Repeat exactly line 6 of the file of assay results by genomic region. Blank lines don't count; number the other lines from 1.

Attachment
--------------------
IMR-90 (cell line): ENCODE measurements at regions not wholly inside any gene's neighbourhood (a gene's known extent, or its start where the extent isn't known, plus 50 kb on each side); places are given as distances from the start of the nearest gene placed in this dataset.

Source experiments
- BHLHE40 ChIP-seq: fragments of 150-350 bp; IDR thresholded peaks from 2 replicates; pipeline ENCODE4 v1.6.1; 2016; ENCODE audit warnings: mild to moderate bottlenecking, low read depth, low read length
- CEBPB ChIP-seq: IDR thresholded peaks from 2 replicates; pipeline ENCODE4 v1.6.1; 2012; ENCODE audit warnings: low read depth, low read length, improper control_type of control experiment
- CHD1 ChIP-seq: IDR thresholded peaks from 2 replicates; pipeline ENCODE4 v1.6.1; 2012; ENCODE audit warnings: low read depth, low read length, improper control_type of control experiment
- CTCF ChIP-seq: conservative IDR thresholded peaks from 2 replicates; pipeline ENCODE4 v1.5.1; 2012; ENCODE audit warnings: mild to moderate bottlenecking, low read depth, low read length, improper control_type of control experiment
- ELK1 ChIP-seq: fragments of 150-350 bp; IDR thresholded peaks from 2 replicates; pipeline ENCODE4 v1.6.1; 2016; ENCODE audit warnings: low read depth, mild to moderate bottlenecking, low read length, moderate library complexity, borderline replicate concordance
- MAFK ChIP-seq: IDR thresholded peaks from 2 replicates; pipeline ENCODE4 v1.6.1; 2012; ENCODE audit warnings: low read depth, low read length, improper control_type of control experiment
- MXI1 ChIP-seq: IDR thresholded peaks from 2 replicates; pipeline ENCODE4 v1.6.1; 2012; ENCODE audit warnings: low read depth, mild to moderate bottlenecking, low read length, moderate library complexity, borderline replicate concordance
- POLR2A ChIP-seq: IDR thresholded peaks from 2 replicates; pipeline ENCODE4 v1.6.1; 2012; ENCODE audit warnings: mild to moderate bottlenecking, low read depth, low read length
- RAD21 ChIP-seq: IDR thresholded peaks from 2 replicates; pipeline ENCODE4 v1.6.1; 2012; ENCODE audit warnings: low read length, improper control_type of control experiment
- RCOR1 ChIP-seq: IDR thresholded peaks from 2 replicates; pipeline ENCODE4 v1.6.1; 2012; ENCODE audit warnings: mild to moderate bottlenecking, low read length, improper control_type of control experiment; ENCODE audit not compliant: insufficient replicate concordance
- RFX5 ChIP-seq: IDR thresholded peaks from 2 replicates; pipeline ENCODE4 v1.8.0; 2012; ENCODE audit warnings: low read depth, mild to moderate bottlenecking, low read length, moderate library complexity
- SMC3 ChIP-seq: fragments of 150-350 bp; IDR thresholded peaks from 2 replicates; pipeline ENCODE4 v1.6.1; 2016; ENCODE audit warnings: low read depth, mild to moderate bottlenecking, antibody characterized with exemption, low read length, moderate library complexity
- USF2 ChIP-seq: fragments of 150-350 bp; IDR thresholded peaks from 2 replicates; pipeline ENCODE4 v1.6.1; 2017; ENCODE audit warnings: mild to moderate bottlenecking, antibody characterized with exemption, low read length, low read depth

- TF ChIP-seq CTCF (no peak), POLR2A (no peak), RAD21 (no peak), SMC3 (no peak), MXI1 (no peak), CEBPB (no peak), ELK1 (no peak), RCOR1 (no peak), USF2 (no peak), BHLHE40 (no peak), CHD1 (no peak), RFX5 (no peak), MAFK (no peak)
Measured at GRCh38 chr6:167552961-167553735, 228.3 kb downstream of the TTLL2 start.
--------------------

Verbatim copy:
- CTCF ChIP-seq: conservative IDR thresholded peaks from 2 replicates; pipeline ENCODE4 v1.5.1; 2012; ENCODE audit warnings: mild to moderate bottlenecking, low read depth, low read length, improper control_type of control experiment